As we work through these very.big.questions, we will discover we can extricate ourselves from our culture of consumption in favour of living into our very own, unique lives well lived.

Photo Credit: elkit

Can you hear the ducks in the pond?

How ’bout the lazy sound of bees, or the bugs on the water?

Or the airplane far off in the distance?

Can you feel the warmth of the northern, summer sun?

My 2 daschunds and I spent a glorious hour on a park bench and by the end I felt as tranquil and at ease with the world as a person can ever hope for.

Thank you, nature.

Huh. I’ve held onto one measly token share of Martha Stewart Living and after all these years, I just might see a return on my investment (or at least get my money back). Here’s an interesting fact: her magazines and TV shows all lose money, but is offset by all the licensing (ie. her brand name placed on products) they do. Just goes to show: personal brand IS everything!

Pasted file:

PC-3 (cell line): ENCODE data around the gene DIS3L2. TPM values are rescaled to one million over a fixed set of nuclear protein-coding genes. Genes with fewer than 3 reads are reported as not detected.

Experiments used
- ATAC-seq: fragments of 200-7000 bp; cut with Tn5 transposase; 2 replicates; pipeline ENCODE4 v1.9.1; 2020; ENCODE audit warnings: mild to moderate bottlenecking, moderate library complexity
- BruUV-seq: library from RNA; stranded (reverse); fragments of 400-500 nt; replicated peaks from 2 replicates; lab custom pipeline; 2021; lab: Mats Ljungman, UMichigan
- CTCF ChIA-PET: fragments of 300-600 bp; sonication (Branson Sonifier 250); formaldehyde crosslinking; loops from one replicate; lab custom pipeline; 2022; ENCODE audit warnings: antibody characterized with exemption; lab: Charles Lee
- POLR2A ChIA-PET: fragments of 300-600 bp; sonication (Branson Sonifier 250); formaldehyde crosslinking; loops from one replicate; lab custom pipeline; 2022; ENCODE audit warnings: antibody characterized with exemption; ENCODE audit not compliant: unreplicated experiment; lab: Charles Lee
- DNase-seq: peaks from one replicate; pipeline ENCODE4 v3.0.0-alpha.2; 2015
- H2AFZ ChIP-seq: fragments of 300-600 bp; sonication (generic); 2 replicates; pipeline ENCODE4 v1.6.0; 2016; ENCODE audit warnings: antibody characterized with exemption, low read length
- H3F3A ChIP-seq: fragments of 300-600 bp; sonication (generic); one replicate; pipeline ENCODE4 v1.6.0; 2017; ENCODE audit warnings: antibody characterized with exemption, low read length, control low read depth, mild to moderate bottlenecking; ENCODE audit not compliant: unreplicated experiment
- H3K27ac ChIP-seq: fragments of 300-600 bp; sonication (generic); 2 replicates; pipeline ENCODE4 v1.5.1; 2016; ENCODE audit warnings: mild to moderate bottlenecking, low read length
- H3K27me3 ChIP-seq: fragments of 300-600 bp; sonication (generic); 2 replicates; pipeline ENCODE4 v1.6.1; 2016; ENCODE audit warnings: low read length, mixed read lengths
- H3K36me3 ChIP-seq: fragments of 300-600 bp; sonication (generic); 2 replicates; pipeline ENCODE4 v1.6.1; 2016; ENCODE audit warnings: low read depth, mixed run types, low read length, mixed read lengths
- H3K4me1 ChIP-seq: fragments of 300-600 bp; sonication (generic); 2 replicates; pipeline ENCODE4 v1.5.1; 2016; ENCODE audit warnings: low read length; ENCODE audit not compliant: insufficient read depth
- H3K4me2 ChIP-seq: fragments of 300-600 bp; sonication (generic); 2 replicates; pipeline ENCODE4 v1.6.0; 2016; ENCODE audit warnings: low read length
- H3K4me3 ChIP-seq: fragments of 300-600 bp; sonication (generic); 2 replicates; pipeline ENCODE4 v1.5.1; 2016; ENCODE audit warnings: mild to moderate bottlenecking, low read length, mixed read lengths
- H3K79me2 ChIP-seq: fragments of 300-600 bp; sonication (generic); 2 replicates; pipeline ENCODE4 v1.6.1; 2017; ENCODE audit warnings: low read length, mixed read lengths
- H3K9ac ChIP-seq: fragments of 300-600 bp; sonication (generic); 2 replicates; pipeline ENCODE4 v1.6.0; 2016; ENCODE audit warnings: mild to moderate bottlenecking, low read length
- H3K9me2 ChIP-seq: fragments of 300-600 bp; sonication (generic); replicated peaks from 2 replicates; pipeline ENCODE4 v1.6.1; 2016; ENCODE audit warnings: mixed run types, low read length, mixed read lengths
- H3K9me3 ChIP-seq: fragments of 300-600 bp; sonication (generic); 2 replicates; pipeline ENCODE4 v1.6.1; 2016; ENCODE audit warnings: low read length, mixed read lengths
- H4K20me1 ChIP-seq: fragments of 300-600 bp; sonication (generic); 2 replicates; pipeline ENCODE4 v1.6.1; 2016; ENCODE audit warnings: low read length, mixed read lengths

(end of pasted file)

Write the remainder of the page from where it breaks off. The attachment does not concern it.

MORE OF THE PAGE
A Toronto Condo sold for a record $28 Million. Guess Canada’s hit the world stage for reals now. (But I’m not sure I care for the lighting fixture, do you?)

The French Finance Minister, Christine Lagarde, announced she will be running for the top job in the IMF. (What is the IMF? More on that in the fall, but quick version: Essentially they keep an eye on economies around the world, lend money to countries who are floundering, and give advice).

And your daily cuppa will likely go up: Starbucks is paying a 17% increase for its bags of coffee.